Education remains key to better labour market outcomes in South Africa, according to Statistics South Africa’s Labour Force Survey for the second quarter of 2023, released on 15 August.

Considering the destructive effects of Apartheid’s “Bantu Education,” which delivered sub-standard education to most citizens, a post-1994 consensus has prevailed in South Africa that education is a potent tool for bridging the gap between job seekers and available economic opportunities.

Taneal Padayachie, assistant principal, talks to her pupils in her classroom at Ubuntu Pathways complex in Qgeberha, Eastern Cape, on June 5, 2023. Photo: Marco Longari/AFP

However, emerging trends, as the accompanying figure shows, suggest that this longstanding relationship might be undergoing a significant transformation, which, if left unaddressed, could reshape the country’s job market in unprecedented and sub-optimal ways.

Over the last few decades, a consistent pattern has held true in South Africa: South Africans with higher levels of education have been more likely to secure gainful employment. But recent years have seen a significant shift. In 2000, 6% of the total labour force with advanced education in South Africa was unemployed, 33% for basic education, and 31% for intermediate education. However, by 2022, advanced qualification unemployment surged to 15%, while basic and intermediate education unemployment climbed to 34% and 32%, respectively. Put simply, unemployment among South Africans with advanced qualifications is rapidly rising, leading to an eroding unemployment gap between this category and other categories.

The apparent gap in unemployment rates between South Africans with basic and intermediate education levels also became less distinct between 2020 and 2021. An unexpected convergence emerged as both groups saw their unemployment rates rise from around 28% in 2020 to approximately 33% in 2021.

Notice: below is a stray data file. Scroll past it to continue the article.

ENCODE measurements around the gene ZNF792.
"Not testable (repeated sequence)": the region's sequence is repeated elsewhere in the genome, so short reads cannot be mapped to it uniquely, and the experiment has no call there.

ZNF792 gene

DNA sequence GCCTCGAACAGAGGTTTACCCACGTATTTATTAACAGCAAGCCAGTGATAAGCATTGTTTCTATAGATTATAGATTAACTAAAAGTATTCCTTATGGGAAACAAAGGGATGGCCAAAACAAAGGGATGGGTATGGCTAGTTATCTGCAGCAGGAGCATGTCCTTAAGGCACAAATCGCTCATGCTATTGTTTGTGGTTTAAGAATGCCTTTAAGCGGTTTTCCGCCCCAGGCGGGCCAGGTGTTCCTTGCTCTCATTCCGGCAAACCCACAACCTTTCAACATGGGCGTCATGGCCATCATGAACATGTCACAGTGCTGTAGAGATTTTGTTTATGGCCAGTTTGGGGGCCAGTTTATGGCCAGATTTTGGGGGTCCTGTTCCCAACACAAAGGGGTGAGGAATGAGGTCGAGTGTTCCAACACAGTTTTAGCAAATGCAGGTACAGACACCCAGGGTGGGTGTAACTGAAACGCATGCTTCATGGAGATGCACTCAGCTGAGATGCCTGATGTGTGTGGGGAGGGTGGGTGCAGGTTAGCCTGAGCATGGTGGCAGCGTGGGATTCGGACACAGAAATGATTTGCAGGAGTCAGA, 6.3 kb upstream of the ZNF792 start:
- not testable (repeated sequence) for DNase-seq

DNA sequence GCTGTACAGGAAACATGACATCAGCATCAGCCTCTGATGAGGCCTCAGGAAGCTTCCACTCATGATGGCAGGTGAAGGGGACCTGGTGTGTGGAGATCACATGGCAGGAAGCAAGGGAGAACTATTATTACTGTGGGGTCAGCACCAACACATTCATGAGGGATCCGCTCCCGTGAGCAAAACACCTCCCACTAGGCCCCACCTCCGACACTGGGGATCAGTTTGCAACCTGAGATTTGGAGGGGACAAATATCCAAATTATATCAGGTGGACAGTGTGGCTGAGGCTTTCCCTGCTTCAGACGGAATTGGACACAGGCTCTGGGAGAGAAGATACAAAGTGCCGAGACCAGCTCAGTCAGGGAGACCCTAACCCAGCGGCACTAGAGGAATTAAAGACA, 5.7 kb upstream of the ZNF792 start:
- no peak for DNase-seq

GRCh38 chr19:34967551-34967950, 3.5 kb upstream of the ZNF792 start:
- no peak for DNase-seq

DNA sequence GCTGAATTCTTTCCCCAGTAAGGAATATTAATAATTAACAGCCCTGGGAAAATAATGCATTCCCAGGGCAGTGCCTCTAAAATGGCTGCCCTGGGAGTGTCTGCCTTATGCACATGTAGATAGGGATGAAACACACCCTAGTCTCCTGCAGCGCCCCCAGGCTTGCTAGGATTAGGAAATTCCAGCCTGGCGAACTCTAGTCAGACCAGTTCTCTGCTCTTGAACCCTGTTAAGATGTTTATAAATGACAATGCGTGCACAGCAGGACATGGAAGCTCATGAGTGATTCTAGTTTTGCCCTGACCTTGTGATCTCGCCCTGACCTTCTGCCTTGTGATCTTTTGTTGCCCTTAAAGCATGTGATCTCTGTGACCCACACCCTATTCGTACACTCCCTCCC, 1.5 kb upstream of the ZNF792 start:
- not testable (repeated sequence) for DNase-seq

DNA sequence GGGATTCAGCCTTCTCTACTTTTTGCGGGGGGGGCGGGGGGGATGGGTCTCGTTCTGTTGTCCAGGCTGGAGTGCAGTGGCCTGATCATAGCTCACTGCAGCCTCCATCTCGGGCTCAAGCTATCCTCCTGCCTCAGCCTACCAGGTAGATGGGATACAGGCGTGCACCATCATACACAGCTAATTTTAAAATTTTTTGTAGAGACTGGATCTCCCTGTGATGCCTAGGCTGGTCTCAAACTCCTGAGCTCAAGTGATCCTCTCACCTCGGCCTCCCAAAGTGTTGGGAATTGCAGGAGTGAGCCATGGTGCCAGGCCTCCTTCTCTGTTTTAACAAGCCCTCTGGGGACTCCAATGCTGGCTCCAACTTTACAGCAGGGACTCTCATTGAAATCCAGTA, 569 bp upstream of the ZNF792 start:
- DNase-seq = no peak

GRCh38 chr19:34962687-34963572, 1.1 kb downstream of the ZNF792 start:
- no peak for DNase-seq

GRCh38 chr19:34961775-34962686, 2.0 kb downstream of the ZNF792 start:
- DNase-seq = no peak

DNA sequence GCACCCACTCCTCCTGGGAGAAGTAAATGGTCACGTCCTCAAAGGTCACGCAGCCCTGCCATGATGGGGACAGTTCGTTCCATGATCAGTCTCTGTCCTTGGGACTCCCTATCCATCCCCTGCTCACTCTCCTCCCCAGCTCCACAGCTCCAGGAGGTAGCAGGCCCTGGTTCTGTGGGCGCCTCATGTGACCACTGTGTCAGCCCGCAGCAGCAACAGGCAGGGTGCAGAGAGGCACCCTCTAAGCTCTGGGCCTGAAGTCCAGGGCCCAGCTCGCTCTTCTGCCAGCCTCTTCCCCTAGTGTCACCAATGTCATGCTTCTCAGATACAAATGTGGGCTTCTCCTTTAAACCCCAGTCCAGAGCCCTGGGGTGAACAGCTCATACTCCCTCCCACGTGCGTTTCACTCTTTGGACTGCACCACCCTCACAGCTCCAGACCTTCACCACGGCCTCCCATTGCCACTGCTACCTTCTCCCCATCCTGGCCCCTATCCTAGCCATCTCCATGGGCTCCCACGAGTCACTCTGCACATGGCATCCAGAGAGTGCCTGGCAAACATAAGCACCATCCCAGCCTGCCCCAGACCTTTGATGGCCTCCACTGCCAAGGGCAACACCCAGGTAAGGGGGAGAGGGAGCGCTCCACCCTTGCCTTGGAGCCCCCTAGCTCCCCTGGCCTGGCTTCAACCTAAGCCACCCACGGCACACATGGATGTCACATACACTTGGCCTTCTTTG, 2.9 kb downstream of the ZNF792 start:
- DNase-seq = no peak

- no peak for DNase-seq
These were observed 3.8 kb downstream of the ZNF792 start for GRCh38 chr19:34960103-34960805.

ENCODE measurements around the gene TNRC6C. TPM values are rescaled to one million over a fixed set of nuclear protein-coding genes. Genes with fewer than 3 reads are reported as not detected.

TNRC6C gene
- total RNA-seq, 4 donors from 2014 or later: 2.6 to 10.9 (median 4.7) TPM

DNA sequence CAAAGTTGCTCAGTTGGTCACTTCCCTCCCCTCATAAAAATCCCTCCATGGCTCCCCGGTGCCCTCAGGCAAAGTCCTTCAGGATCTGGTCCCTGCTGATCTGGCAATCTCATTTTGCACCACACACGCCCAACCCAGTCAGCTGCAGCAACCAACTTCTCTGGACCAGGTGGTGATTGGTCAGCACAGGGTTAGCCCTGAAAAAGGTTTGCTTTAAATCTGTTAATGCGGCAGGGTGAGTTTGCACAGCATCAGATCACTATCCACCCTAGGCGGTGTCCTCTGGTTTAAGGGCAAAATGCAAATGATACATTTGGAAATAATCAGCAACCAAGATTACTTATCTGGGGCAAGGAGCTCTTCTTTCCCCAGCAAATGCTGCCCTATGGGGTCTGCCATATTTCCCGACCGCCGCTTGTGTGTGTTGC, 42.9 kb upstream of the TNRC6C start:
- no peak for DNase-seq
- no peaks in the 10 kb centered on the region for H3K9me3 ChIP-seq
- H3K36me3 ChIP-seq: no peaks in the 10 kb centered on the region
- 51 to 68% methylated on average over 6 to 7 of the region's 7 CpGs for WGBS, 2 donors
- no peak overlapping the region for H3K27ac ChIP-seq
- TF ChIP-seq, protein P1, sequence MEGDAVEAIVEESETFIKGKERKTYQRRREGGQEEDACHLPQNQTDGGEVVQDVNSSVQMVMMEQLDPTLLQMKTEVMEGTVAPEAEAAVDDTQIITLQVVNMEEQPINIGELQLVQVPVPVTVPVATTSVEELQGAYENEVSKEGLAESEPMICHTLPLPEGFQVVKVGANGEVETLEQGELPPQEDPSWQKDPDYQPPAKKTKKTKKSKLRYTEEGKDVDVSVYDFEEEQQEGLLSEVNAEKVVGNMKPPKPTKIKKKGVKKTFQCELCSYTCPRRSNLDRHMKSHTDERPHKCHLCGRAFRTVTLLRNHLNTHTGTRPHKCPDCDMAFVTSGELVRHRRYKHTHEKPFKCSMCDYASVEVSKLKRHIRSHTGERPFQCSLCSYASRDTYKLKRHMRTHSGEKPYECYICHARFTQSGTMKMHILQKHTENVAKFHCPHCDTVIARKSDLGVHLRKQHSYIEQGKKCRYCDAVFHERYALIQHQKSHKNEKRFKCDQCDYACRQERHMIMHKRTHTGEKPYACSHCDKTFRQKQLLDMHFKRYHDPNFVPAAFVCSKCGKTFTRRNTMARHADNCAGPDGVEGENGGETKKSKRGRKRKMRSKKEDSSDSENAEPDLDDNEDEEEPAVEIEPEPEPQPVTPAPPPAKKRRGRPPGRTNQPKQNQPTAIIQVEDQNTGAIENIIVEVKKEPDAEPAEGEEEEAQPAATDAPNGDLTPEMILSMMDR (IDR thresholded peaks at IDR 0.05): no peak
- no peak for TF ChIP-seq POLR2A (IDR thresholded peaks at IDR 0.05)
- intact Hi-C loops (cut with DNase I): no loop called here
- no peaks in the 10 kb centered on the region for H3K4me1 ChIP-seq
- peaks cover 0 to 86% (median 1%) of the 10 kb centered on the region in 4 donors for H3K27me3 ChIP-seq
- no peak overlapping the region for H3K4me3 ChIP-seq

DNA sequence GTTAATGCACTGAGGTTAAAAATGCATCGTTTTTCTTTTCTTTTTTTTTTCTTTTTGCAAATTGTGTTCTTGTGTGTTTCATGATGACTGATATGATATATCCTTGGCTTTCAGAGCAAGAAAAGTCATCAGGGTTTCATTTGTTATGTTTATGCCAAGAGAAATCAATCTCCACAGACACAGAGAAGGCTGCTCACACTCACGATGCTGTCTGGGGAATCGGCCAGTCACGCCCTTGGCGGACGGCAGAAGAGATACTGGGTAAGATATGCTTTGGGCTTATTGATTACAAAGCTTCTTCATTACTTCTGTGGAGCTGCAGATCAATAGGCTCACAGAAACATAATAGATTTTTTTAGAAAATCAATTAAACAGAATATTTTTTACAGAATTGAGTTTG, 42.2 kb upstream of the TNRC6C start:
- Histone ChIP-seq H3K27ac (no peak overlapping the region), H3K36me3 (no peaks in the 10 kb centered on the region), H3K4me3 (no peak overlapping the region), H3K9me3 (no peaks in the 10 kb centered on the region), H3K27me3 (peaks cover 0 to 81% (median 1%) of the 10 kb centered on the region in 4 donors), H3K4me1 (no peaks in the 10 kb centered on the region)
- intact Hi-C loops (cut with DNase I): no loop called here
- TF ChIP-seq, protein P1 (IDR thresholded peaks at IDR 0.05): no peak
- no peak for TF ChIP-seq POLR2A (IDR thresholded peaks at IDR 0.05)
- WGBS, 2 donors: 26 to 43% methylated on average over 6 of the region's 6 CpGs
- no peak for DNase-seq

This overall unemployment trend can be attributed to multiple factors: the 2008 financial crisis, pervasive state capture from 2009 onwards, and South Africa’s missed opportunities during global commodity booms due to flawed policies and weak macroeconomic conditions. The impact of COVID-19 also exacerbated unemployment around 2020, largely due to ineffective policy responses.

For advanced qualifications, the issue predominantly arises from the proliferation of degrees that generate skills misaligned with the needs of a changing labour market and a struggling economy.

This shift in the landscape has far-reaching implications and forces us to confront the question: Will advanced qualifications continue to wield the same influence they once did in shaping employment prospects in the foreseeable future?

If the pattern illustrated in the preceding graph persists, a scenario in which there is minimal divergence in unemployment rates between those with tertiary education and other categories, South Africa could see a fundamental shift in the role of education in shaping labour market outcomes.

The disengagement of highly educated South Africans also has the potential to retard the nation’s long-term economic advancement, a critical concern given the demonstrated significance of education in South Africa’s economic growth. This also triggers brain drain as skilled individuals seek opportunities elsewhere, leading to wealth outflows. Additionally, there is minimal foreign talent inflow due to the Home Affairs Department’s capacity and administrative issues, along with insufficient incentivisation for attracting foreign scarce skills.

Closing the gap between investments in education (such as academic loans and bursaries) and economic growth is vital. Cultivating opportunities that leverage these investments empowers individuals to contribute to economic growth, creates a thriving labour force, and increases government revenue through taxation.

Statistics from the first quarter of 2023 further highlight the urgency of the situation. With an unemployment rate of 32.9%, the country stands among the nations with the highest levels of unemployment, according to Stats SA.